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We must face up to the cause of so much waste – our patients

Amid the gloom of budget squeezes and low morale, the big question is what can be done to save one of the finest health systems in the world?

There has been a huge amount of research into shifting specialist services to the community, the use of referral management centres, reclassifying low-priority procedures and even incentives to reduce referrals and admissions, as potential solutions to the shortfall in NHS funding. But something seems to be missing.

We all blame many of the current constraints on it, but are afraid to talk about it. It is politically unpopular to look at some of the patient-related factors that waste billions.

Most patients are careful and use the NHS when needed and appropriately. But there are a small fraction who do not appreciate the system that so comprehensively looks after their health and is free at the point of use.

Having worked in another healthcare system where you pay for each and every contact, I still find it amazing I can go and see my doctor and receive, usually, world-class treatment, without worrying about the cost. In many cases, even transport is provided. The NHS is the envy of billions around the world.

But who has not come across frequent callers to surgeries or out-of-hours services and patients who have numerous attendances at hospital for trivial reasons? Sadly, a minority of patients would be happy to call the doctor out in the winter, claiming their car is too cold for them to come in. Who has not heard about abuses of 999 services? What about those who refuse to listen to smoking cessation advice while their child keeps getting asthma attacks? Or those who get drunk and sober up at A&E? Abuse of the sick note system (or now, the fit note system) is no news to any of us.

There have been some efforts to tackle wasted resources as a result of missed appointments, mainly in hospitals. Even the potential savings from these are staggering – NHS North East, for example, puts the cost of missed appointments at around £20m a year. But there appears to be little research on missed appointments in primary care.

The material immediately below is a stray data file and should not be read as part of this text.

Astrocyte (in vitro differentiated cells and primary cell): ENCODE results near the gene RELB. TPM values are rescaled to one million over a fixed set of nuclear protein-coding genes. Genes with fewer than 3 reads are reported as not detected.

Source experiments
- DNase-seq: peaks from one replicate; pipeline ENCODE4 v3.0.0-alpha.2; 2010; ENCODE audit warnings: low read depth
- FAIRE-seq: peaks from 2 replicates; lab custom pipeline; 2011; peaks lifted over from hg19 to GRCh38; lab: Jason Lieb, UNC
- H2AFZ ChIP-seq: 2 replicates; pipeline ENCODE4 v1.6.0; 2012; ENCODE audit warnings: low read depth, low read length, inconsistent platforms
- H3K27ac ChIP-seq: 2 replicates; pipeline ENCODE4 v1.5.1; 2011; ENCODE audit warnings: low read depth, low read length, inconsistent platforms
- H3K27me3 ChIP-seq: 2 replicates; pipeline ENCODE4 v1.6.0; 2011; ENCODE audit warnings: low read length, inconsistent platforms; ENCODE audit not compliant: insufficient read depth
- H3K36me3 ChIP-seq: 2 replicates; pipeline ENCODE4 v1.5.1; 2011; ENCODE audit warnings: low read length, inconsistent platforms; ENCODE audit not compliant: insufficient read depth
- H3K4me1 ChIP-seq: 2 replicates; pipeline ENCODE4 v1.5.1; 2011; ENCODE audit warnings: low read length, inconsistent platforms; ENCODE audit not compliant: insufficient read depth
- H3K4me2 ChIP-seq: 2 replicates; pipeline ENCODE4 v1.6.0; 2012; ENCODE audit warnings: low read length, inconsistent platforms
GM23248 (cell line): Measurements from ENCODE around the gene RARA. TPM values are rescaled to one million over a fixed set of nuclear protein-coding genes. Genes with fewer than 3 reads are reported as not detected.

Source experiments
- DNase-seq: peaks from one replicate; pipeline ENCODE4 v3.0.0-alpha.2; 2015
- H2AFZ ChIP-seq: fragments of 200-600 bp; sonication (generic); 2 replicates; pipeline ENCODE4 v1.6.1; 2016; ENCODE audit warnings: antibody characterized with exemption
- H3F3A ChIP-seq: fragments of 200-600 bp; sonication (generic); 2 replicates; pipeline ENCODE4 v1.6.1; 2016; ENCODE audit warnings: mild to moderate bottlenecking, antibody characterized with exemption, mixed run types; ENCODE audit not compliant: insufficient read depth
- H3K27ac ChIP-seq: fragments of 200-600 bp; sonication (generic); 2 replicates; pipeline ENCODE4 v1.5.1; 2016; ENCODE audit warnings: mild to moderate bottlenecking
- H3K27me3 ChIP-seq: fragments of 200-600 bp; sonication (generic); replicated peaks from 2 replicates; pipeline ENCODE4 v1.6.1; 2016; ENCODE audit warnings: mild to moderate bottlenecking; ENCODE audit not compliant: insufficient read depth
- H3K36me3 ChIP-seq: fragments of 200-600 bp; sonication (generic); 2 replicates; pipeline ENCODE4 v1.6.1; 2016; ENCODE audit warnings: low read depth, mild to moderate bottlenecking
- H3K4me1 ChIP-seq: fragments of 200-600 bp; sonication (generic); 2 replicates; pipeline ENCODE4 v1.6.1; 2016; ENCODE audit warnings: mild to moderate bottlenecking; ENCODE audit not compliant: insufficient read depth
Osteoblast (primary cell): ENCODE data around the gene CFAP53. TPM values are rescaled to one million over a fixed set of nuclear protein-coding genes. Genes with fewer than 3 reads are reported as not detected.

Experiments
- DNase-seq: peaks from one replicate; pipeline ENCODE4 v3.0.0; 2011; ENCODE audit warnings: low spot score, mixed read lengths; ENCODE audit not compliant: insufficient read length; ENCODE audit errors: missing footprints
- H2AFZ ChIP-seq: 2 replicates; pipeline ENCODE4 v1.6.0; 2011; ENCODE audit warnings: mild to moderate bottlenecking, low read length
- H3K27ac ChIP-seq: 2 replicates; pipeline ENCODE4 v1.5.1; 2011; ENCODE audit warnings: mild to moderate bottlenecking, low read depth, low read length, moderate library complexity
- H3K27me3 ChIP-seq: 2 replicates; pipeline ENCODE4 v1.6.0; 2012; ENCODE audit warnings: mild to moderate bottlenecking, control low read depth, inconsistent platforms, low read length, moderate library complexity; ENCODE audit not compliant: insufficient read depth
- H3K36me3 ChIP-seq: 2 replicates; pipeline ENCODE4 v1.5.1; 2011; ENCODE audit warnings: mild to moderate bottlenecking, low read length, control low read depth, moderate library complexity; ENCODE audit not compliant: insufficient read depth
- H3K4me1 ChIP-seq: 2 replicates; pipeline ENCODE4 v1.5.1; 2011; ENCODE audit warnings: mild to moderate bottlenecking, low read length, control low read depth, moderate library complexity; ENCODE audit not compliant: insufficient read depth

In our own surgery, during the last month, we have lost the equivalent of four days' work from a doctor. There are many other related areas of waste that have hardly been looked at – re-referrals after missed hospital appointments, wasted prescriptions, wasted treatment plans and requests for over-the-counter medicines on prescription.

Who is to blame? We, as doctors, either do not have time to carry out patient education or are afraid to do so.

But patients have to take the blame to a degree and accept that if this system has to improve, all of us have to improve. Patient empowerment can only be a good thing and I completely agree with ‘nothing about me, without me' – but power is accompanied by responsibility.

Sadly, there is little emphasis on patient factors amid all the commissioning talk. There is an urgent need to involve patient groups to find ways to reduce abuses of the system if we wish to make it work effectively. If charging patients when they fail to attend without prior notice is not acceptable, then we need to bring forward other solutions.

I would like our commissioners to take a lead on patient education and awareness. Otherwise, the question of whether we can afford the NHS risks fading away as we are left with an alternative system altogether.

Dr Kamal Sidhu is a GP in Blackhall, Cleveland